To explain how severe the SCN problem can get if not caught early, Greg Tylka, Ph.D., Iowa State University, offered a math exercise. If half a cup of soil starts with 100 eggs, around half of those eggs will be female and produce 250 additional eggs each. Even with a 95 percent egg mortality rate, after three generations there would be 24,414 eggs in that same half-cup of soil. Depending on the environment most north central states will experience 3-6 SCN generations in one growing season, so that number could be exponentially higher for some farmers.
“Every 24 days a new generation of SCN is born,” said Tylka. “That means they can go from below the threshold to problematic very quickly.”
Definition of resistance
Many farmers who know they have an SCN issue are planting a ‘resistant’ variety, but what does resistant mean? In science the definition is less than 10 percent reproduction across a single generation, measured in a greenhouse test. Legally there is no definition for SCN resistance so a bag of seed with 75 percent (or higher) susceptibility could be labeled resistant.
Research presented at the coalition showed that in a greenhouse study examining the level of reproduction on 61 different soybean varieties, 58 of which were labeled resistant, all but one of them allowed reproduction above the 10 percent scientific threshold. With the same varieties in a field setting, 40 of the 61 varieties allow high rates of reproduction. In other words, the majority of those varieties tested were technically not resistant.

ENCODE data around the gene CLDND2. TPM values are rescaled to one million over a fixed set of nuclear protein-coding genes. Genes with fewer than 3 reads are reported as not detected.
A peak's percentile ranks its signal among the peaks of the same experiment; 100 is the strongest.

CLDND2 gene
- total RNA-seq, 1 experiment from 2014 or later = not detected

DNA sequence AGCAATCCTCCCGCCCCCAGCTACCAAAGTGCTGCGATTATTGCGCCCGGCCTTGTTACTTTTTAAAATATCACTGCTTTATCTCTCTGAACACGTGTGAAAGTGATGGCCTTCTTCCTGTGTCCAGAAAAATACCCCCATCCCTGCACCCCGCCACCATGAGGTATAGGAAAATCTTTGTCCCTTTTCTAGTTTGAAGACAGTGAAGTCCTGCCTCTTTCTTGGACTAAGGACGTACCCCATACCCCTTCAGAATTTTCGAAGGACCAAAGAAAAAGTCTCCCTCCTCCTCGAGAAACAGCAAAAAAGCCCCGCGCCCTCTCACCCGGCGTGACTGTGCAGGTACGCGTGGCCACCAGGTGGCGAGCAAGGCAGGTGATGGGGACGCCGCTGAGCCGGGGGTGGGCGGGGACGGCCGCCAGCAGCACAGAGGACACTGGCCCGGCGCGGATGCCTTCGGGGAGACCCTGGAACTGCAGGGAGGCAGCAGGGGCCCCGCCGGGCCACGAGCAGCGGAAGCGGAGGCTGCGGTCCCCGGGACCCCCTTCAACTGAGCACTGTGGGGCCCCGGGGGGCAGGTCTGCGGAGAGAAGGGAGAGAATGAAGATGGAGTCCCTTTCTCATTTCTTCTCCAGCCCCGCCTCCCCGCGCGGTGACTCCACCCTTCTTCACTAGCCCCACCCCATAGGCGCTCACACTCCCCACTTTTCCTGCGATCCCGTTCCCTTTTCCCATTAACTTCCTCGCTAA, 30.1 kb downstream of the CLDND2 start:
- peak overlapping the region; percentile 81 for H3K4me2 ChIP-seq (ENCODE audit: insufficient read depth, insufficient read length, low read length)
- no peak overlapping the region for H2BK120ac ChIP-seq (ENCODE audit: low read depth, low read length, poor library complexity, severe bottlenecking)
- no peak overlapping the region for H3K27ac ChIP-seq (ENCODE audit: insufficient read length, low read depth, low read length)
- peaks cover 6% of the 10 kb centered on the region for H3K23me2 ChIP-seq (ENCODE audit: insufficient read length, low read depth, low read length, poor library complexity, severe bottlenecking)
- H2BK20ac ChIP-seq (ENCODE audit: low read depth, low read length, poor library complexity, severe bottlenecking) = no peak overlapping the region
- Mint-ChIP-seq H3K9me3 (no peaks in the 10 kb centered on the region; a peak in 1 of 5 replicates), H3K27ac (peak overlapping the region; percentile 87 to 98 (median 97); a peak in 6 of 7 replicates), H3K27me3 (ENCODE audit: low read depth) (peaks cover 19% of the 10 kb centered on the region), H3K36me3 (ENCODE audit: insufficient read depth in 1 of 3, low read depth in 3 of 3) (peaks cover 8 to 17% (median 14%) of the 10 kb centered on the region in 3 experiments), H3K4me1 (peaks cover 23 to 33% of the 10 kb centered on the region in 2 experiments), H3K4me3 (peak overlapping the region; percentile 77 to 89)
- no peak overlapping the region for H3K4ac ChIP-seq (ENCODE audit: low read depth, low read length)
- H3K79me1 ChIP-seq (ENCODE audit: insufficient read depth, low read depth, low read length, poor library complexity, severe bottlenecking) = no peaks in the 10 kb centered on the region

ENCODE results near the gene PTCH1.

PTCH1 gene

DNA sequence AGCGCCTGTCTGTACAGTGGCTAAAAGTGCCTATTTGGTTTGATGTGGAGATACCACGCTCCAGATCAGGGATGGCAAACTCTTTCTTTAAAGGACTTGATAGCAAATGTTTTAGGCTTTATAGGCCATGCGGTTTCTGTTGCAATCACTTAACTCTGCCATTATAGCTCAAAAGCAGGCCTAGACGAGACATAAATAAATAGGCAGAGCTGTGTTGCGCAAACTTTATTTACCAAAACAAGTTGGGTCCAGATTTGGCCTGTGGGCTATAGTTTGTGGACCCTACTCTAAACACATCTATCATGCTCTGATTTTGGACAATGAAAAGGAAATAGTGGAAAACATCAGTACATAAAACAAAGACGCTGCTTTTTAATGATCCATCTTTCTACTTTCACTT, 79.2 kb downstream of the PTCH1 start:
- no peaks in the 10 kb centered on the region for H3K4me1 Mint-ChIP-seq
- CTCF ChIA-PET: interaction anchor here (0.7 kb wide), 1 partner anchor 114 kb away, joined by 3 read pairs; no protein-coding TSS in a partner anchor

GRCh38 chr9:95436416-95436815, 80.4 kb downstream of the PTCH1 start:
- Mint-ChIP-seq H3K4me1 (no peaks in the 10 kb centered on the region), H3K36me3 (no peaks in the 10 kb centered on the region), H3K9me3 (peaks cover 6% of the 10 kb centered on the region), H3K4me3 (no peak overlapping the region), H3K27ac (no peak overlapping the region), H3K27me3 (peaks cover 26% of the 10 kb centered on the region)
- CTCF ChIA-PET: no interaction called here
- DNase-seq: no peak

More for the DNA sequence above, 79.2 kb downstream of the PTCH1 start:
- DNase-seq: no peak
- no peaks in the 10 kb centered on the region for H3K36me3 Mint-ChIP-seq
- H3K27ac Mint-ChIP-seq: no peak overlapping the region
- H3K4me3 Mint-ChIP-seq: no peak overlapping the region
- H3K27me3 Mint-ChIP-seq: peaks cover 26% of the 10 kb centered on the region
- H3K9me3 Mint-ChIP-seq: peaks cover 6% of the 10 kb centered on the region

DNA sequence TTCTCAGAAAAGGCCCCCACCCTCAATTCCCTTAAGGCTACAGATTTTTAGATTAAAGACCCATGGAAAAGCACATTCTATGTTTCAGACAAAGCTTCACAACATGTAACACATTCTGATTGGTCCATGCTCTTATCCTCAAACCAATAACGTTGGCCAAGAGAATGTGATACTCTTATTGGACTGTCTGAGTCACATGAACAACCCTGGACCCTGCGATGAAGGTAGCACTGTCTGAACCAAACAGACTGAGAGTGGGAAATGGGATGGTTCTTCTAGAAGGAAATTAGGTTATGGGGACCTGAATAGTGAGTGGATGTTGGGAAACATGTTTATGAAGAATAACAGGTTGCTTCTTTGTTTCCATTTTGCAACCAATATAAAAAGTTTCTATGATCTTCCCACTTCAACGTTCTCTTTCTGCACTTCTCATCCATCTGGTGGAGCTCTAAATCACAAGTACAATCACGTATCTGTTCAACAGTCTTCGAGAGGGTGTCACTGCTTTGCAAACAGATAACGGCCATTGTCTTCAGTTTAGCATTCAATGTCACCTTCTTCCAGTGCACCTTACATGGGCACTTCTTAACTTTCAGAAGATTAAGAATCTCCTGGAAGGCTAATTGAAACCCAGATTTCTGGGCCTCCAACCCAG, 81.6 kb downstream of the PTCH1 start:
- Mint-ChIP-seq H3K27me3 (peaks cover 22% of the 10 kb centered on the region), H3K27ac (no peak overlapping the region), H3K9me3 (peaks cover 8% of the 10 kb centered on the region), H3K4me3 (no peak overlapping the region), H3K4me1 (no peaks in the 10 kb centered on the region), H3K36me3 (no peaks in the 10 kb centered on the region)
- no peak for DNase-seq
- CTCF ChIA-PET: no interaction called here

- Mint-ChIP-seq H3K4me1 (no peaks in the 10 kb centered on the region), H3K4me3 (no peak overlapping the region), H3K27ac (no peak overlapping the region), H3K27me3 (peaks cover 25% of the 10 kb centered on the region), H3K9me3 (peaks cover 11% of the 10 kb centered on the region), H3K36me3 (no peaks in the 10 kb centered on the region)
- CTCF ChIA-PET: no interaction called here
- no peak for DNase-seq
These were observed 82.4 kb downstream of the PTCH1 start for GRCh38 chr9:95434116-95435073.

Adding to the resistance problem is the fact that the nematode is overcoming the two most common soybean breeding lines, PI 548402 (commonly known as Peking) and PI 88788. Or stated another way, SCN populations are becoming resistant to the resistance. Reproduction rates of SCN on both sources of resistance has risen above the scientific threshold in most areas. In the early 90s there was almost no reproduction on the varieties with Peking and PI 88788 resistance, but overuse is leading to resistance problems for many farmers.
“There is a lack of resistance diversity in a commercially available varieties leaving farmers with little to no choice in what type of genetic resistance they will use,” said Tylka. “The usefulness of traditional resistant varieties will continue to decline and unfortunately new varieties with novel sources of traditional resistance aren’t likely.”
All of these factors led to the need for the second SCN Coalition. The first part of which was to bring a diverse group of academia, industry and commodity groups with farmers to discuss how to combat this pathogen. The event began with the 2016 National SCN Conference and concluded with the SCN Coalition meeting. Two days of research presentations and discussions led to a greater understanding among all of the groups of the collaboration that will need to take place to wipe out SCN.
“We’re all going to have to work together on this.” Markell said, referring to the diverse group in attendance, and “It’s critical that growers have a strong voice in the development of the 2nd SCN Coalition.”
All 12 of the North Central Soybean Research Program states are involved in this project along with Kentucky, Oklahoma, Tennessee and Virginia, as well as a university in Ontario, Canada.